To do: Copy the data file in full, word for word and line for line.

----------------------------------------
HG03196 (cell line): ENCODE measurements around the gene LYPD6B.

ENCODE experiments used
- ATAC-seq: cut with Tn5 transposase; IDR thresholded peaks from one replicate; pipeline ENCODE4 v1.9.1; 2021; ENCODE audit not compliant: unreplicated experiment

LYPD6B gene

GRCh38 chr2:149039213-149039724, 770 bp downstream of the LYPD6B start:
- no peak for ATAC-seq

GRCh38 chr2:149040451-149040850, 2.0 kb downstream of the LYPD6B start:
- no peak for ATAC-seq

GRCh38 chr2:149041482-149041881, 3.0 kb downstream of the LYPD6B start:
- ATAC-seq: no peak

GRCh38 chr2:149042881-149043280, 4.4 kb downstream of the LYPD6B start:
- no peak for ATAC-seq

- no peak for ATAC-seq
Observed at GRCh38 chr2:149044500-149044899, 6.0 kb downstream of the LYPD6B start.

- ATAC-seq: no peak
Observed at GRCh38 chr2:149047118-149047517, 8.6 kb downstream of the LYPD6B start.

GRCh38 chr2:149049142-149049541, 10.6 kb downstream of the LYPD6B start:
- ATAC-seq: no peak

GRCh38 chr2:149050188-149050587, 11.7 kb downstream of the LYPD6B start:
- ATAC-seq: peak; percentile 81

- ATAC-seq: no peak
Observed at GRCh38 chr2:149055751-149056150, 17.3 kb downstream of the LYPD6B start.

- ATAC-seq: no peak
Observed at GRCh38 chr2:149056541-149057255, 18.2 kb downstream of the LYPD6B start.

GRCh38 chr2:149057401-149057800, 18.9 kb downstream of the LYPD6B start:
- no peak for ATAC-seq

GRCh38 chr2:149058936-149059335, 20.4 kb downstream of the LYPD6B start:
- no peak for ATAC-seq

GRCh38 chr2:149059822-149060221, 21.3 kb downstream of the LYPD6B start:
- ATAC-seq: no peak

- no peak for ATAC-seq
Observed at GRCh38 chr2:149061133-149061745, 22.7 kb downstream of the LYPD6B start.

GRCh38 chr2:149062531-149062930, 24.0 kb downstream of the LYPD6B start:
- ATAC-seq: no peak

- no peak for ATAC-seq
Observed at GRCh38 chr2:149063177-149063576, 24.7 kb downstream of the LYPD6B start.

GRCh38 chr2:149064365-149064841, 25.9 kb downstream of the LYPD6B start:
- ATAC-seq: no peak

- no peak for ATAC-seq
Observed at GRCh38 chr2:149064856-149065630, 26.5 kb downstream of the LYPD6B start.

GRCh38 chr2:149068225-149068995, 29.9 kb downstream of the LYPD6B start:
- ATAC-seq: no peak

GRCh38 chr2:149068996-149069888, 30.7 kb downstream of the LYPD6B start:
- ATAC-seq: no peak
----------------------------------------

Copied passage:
HG03196 (cell line): ENCODE measurements around the gene LYPD6B.

ENCODE experiments used
- ATAC-seq: cut with Tn5 transposase; IDR thresholded peaks from one replicate; pipeline ENCODE4 v1.9.1; 2021; ENCODE audit not compliant: unreplicated experiment

LYPD6B gene

GRCh38 chr2:149039213-149039724, 770 bp downstream of the LYPD6B start:
- no peak for ATAC-seq

GRCh38 chr2:149040451-149040850, 2.0 kb downstream of the LYPD6B start:
- no peak for ATAC-seq

GRCh38 chr2:149041482-149041881, 3.0 kb downstream of the LYPD6B start:
- ATAC-seq: no peak

GRCh38 chr2:149042881-149043280, 4.4 kb downstream of the LYPD6B start:
- no peak for ATAC-seq

- no peak for ATAC-seq
Observed at GRCh38 chr2:149044500-149044899, 6.0 kb downstream of the LYPD6B start.

- ATAC-seq: no peak
Observed at GRCh38 chr2:149047118-149047517, 8.6 kb downstream of the LYPD6B start.

GRCh38 chr2:149049142-149049541, 10.6 kb downstream of the LYPD6B start:
- ATAC-seq: no peak

GRCh38 chr2:149050188-149050587, 11.7 kb downstream of the LYPD6B start:
- ATAC-seq: peak; percentile 81

- ATAC-seq: no peak
Observed at GRCh38 chr2:149055751-149056150, 17.3 kb downstream of the LYPD6B start.

- ATAC-seq: no peak
Observed at GRCh38 chr2:149056541-149057255, 18.2 kb downstream of the LYPD6B start.

GRCh38 chr2:149057401-149057800, 18.9 kb downstream of the LYPD6B start:
- no peak for ATAC-seq

GRCh38 chr2:149058936-149059335, 20.4 kb downstream of the LYPD6B start:
- no peak for ATAC-seq

GRCh38 chr2:149059822-149060221, 21.3 kb downstream of the LYPD6B start:
- ATAC-seq: no peak

- no peak for ATAC-seq
Observed at GRCh38 chr2:149061133-149061745, 22.7 kb downstream of the LYPD6B start.

GRCh38 chr2:149062531-149062930, 24.0 kb downstream of the LYPD6B start:
- ATAC-seq: no peak

- no peak for ATAC-seq
Observed at GRCh38 chr2:149063177-149063576, 24.7 kb downstream of the LYPD6B start.

GRCh38 chr2:149064365-149064841, 25.9 kb downstream of the LYPD6B start:
- ATAC-seq: no peak

- no peak for ATAC-seq
Observed at GRCh38 chr2:149064856-149065630, 26.5 kb downstream of the LYPD6B start.

GRCh38 chr2:149068225-149068995, 29.9 kb downstream of the LYPD6B start:
- ATAC-seq: no peak

GRCh38 chr2:149068996-149069888, 30.7 kb downstream of the LYPD6B start:
- ATAC-seq: no peak